John 1:3, Jesus is creator, How to Study the Bible
3 Questions to ask when studying the Bible
1. What does it say?
2. What does it mean?
3. What does it mean to me?
John 1:3 – “Through him all things were made; without him nothing was made that has been made.”
The Master craftsman looked around his workshop. All his tools were in place and ready to go. The framework was already laid out. He called it “time”. It rested in the middle of eternity. He would use Wisdom to make everything perfect. His first creation would start the clock. From there time could be measured. It was the beginning, the starting point for all the ages. He would create the heavens and the earth first. They would be the canvas for the rest. What beauty he would command. What power he would demonstrate in his creation. The heavens would declare his glory, the earth would praise him, the mountains would sing for joy. The Father and the Holy Spirit would be there, but all the work would be done through him. The crown of his creation would be called man. Man would be like no other. He would be created in their image and have the best gift he could give, free will. That would be costly, but he was willing to pay the price. He loved them that much. (Genesis 1:1; Proverbs 8:30; Psalm 19:1; 69:34; 98:8; Genesis 1:26)
I hope you like my illustration, but perhaps you are wondering why I would focus a whole hub on a single bible verse. Especially one that is so straight forward. In plain English, it says that everything was created through Jesus. It is very simple, but it is also very important. I hope you remember it when someone comes along and claims that it’s not true. It is also a good verse to use to demonstrate my favorite method of studying the Bible, asking questions. There are three questions we can ask ourselves about any given verse or passage.
What does it say?
What does it mean?
What does it mean to me?
The first question, what does it say, is easy. That is simply the words used. “Through him all things were made; without him nothing was made.”
The next part can get a little more complicated. What does this mean? To answer this, we want to ask ourselves several questions. This is a pretty straight forward statement, so there aren’t too many things to worry about. We can ask: Who is this talking about? What did he make? Are there other passages that shed more light on this subject? The first two questions, “Who is this talking about?” and “What did he make?” can easily be answered by looking at the previous verse. This passage is talking about the Word or Logos who is Jesus. As we discussed in previous hubs, this held a lot of significance to John’s audience. What did he make? Everything! Absolutely nothing was made without him. This is confirmed throughout the Bible.
1 Corinthians 8:6 – “and there is but one Lord, Jesus Christ, through whom all things came and through whom we live.”
Colossians 1:16 – “For by him all things were created: things in heaven and on earth, visible and invisible, whether thrones or powers or rulers or authorities; all things were created by him and for him.”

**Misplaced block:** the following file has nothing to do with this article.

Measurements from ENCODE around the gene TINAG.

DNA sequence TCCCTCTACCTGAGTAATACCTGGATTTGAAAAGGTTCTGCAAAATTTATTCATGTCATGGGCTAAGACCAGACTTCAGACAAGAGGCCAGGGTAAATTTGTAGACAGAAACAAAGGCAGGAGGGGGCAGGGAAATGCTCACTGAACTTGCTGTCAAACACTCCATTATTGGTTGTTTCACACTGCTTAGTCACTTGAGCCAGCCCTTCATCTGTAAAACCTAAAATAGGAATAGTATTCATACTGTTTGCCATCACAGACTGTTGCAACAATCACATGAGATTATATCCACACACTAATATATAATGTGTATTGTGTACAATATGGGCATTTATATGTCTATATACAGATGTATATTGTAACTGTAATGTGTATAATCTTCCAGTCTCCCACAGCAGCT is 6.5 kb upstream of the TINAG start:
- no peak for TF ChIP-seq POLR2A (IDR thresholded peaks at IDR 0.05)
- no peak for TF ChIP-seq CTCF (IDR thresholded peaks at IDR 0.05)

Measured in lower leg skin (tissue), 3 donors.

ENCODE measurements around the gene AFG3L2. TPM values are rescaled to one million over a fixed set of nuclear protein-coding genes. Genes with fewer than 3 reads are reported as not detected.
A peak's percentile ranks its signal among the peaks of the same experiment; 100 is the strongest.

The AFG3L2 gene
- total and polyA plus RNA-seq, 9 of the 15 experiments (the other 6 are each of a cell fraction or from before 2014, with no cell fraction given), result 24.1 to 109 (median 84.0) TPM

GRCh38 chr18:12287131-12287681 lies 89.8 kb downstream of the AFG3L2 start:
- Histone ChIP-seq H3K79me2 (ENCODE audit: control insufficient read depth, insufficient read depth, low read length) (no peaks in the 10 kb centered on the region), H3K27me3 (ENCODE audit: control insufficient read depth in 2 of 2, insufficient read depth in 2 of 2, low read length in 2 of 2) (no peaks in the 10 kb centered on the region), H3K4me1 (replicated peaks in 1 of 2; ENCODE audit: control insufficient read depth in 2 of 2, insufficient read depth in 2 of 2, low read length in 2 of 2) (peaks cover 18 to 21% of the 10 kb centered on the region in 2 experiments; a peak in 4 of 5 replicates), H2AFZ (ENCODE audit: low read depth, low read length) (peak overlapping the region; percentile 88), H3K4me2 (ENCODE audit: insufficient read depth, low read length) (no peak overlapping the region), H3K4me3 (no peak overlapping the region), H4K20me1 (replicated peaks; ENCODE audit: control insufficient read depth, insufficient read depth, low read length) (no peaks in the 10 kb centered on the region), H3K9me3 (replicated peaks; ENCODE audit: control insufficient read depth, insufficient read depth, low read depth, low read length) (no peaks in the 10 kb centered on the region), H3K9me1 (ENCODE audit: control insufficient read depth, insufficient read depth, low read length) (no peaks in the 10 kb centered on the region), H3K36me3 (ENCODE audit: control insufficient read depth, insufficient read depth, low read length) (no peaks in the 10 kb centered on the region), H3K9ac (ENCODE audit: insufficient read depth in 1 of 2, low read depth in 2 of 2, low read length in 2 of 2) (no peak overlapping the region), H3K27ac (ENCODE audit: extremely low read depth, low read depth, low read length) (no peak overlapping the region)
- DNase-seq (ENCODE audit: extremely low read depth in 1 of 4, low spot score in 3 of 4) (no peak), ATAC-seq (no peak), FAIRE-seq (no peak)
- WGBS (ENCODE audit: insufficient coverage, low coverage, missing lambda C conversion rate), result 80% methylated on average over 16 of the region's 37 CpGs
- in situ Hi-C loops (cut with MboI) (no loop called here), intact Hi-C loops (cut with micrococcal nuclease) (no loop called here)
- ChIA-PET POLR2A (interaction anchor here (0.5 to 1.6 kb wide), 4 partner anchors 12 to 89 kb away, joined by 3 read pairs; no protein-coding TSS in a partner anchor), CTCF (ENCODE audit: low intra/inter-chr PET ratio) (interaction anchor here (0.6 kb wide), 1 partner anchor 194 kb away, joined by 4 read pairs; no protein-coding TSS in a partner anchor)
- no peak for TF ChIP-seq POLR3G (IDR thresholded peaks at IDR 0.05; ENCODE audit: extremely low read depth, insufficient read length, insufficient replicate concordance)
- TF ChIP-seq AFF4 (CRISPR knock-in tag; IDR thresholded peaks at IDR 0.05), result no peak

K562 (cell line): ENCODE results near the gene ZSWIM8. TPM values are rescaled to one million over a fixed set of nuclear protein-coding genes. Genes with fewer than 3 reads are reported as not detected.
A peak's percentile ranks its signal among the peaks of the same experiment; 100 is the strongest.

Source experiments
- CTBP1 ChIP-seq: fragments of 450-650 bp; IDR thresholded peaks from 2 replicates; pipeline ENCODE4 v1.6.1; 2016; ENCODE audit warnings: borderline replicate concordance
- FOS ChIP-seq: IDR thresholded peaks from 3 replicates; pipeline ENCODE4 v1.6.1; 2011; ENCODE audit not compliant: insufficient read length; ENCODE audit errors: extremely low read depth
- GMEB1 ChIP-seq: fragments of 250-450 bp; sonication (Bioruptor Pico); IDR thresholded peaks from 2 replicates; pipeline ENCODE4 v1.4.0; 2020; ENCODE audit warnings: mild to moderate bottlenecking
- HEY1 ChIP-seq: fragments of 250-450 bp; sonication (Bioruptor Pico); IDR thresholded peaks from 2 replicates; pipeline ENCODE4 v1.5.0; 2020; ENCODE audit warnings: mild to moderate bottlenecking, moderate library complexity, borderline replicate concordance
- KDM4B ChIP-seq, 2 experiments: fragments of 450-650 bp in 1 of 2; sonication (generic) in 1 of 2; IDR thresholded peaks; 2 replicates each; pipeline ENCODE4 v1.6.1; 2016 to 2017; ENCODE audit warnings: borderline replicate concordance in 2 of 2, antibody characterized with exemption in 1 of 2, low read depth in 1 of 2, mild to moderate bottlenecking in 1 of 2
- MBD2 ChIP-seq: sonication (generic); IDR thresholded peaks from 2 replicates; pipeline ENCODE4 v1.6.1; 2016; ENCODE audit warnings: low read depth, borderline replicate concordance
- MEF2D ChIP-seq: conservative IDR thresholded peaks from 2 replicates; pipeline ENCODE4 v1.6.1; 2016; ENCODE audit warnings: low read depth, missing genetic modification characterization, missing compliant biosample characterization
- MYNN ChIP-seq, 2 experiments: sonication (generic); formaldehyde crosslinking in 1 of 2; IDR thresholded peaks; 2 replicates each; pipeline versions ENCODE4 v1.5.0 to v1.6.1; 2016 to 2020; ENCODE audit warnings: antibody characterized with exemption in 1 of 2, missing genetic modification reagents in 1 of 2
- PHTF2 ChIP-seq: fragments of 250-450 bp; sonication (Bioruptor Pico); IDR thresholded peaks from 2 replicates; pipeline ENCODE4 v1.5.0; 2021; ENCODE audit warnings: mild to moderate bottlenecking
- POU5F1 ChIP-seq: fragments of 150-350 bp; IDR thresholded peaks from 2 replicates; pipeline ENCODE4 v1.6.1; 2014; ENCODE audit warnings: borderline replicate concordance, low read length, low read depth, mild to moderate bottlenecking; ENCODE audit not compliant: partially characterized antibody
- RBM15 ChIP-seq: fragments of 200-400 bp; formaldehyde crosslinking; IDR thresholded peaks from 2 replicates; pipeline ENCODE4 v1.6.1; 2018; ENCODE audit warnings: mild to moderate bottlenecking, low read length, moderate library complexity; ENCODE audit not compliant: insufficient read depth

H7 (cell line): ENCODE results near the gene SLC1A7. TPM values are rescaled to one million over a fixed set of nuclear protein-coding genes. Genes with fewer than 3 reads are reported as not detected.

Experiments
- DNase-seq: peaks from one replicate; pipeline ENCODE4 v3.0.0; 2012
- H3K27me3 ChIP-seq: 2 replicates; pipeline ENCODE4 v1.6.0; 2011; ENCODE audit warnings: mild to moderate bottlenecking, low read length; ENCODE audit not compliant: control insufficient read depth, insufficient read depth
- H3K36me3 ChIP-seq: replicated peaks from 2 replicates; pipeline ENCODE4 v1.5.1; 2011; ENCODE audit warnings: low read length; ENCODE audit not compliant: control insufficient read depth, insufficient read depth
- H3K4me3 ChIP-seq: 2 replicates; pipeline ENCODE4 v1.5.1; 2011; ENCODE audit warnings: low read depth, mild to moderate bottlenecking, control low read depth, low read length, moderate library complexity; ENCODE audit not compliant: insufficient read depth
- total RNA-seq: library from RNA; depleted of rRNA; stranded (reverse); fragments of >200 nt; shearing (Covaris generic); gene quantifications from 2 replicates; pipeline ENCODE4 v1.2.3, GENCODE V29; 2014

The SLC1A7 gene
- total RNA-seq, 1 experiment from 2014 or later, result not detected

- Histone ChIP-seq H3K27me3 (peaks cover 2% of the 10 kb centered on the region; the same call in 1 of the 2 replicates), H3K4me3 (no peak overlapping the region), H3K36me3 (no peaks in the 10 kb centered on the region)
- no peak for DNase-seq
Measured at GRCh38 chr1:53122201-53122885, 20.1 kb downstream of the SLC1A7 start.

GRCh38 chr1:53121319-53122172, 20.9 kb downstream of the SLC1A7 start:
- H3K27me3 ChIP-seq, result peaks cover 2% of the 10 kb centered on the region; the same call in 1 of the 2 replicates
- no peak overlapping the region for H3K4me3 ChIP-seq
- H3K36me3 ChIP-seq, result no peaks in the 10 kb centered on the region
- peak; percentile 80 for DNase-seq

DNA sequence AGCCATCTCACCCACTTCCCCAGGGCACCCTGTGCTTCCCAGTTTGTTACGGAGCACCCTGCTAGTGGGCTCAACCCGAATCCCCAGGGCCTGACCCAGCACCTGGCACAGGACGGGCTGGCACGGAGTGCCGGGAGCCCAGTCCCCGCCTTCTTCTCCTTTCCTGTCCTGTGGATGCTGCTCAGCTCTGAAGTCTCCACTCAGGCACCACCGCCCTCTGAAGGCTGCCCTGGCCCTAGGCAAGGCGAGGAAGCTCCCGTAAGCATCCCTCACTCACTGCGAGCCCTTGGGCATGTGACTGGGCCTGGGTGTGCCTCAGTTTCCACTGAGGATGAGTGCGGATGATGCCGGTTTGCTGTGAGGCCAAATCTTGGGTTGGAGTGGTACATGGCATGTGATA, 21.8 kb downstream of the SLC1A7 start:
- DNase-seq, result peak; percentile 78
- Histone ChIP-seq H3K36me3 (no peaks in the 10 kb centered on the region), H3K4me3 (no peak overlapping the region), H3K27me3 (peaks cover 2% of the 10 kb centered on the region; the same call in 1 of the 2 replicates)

Hebrews 1:2 – “but in these last days he has spoken to us by his Son, whom he appointed heir of all things, and through whom he made the universe.”
Finally, what does this mean to me? This is where you take what you just learned and apply it to your life. Is there something that needs your attention in this verse? Does it contain a promise to hold on to, or a command to keep, perhaps it simply expands your knowledge of God and who He is. For me this verse is comforting. It tells me that Jesus made me. Since he is the creator of everything, He must know what he is doing. I am not a mistake. This is very encouraging when the world tells me I am worthless. It also tells me that Jesus is powerful and knowledgeable. I can trust Him to be in control. When the world makes no sense, I know there is someone who can see a bigger picture.
This seems pretty simple, right? But it is still important to make sure we understand it, because not everyone will agree. In my next hub, I will introduce a man named Arius who began the idea that Jesus did not create everything. Please click the links below and #5b John 1:3 an introduction to Arius to learn more!
link to the first hub on John
- The Book of John, Who is the Apostle John? Part 1 - a character study
It took a brave man to fish in the Sea of Galilee. The peaceful lake could turn deadly in an instant. Cool air dropping down from the mountains would hit the warmer air on the coast, brewing up a wind that would go screaming across the surface of...
link to hub on Logos
- The controversy of the Word, Logos in John 1:1,14 Part 2
Words are powerful. We use them to get attention, make a statement, and prove a point. The words we choose are important. John’s words had to be important to be preserved in the most powerful book ever written. Knowing the meanings behind his...
- The controversy of the Word, Logos in John 1; Part 1
His opening statements sent shock waves through the crowd. You could have heard a pin drop in those first few minutes. Then the murmuring began. Glances were exchanged, eyebrows were raised, faces turned red. Some of the more excitable among...
For another look at this method of Bible Study, called the Inductive Study method, please visit the hubs by Cedar Cove Farms called, How to study the Bible, Inductively. These hubs expand the method into 7 steps.
More by this Author
John the Baptist points his disciples to Jesus and they hang out with Jesus
John 3:1 "Now there was a man of the Pharisees named Nicodemus, a member of the Jewish ruling council." Nicodemus was a member of the Jewish ruling council. The Jewish court system was call the...
An inductive Bible Study on John 1: 24 - 28, and a look at why the Pharisees may have questioned John the Baptist, when baptism wasn't exactly new to the Jews